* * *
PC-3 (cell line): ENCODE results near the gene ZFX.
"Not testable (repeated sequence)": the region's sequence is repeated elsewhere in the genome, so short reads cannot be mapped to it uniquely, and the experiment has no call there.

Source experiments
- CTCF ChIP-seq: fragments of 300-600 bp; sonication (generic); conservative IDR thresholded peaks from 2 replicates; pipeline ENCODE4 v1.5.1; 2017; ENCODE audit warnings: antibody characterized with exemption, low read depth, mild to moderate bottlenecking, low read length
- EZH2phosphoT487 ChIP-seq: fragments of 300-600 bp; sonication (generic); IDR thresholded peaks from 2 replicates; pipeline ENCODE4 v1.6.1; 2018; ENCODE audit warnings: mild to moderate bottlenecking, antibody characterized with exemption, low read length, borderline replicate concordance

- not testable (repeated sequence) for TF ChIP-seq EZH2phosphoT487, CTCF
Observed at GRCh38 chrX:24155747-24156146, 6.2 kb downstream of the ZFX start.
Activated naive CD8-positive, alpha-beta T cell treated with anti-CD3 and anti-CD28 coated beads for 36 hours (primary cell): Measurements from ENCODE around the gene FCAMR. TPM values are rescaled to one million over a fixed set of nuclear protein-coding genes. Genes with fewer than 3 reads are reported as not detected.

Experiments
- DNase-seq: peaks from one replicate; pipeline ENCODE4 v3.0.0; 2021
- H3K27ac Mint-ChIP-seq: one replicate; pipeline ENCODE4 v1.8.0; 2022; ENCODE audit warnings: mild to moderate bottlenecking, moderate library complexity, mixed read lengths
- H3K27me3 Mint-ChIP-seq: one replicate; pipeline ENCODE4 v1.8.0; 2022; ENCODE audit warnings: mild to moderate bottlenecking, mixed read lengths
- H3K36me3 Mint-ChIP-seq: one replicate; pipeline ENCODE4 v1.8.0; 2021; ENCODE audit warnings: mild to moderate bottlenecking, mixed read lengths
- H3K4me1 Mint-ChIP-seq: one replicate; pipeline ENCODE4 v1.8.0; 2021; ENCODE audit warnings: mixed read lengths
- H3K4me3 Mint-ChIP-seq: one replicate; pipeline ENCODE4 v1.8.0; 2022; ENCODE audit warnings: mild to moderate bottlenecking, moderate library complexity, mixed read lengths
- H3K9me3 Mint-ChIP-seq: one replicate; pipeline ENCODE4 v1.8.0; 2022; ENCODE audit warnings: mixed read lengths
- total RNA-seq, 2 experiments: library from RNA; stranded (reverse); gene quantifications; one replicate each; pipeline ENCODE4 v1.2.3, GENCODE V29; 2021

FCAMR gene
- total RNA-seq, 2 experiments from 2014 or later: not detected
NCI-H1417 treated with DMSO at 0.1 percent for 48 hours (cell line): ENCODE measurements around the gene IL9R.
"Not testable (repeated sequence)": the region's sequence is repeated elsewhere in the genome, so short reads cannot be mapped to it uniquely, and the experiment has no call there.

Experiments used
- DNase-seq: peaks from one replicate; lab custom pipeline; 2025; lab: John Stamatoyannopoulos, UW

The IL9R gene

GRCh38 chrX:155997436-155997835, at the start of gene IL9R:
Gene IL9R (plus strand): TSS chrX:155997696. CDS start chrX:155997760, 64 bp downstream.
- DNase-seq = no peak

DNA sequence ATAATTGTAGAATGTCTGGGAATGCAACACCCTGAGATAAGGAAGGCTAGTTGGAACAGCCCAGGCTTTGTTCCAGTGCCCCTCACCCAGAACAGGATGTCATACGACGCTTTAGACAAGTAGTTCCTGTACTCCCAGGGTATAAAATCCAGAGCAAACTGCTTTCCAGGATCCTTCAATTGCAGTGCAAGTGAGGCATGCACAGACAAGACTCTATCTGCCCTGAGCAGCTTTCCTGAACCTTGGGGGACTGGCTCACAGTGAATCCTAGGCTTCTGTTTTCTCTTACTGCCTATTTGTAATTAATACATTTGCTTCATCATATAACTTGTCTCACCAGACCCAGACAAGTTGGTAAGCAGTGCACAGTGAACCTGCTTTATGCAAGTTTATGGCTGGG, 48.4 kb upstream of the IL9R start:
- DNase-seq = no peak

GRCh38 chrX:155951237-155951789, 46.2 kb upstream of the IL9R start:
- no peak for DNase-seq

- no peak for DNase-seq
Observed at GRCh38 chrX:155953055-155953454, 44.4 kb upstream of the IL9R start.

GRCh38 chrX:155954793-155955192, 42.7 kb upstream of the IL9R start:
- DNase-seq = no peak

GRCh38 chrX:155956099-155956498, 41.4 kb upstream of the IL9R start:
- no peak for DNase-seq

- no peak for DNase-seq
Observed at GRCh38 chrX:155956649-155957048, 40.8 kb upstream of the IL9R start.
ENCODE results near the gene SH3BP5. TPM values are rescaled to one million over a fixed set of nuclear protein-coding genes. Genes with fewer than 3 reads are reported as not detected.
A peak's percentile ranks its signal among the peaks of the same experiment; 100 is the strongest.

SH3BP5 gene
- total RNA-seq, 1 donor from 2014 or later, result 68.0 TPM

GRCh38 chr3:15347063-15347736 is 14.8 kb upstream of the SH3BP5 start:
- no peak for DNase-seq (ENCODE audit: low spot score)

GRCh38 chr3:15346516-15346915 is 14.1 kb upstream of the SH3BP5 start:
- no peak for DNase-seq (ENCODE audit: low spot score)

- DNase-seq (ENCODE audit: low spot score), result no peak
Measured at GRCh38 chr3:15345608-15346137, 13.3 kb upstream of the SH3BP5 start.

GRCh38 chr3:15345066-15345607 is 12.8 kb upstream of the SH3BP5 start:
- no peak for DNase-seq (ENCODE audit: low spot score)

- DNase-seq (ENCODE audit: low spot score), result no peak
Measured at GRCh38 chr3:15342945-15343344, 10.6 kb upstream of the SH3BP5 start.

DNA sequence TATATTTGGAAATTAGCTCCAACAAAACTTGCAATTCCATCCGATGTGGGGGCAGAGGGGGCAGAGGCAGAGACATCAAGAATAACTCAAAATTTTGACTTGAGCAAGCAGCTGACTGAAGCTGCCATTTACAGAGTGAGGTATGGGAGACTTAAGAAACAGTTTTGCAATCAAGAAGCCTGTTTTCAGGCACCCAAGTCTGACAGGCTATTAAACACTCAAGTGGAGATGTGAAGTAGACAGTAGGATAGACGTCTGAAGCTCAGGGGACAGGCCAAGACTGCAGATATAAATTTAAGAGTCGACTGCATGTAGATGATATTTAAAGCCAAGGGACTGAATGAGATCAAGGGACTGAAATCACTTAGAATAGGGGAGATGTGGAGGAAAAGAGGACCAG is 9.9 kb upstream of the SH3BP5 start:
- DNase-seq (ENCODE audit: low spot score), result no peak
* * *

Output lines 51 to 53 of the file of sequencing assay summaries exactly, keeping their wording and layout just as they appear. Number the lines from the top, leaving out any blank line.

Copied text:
- no peak for DNase-seq (ENCODE audit: low spot score)

- DNase-seq (ENCODE audit: low spot score), result no peak
Measured at GRCh38 chr3:15342945-15343344, 10.6 kb upstream of the SH3BP5 start.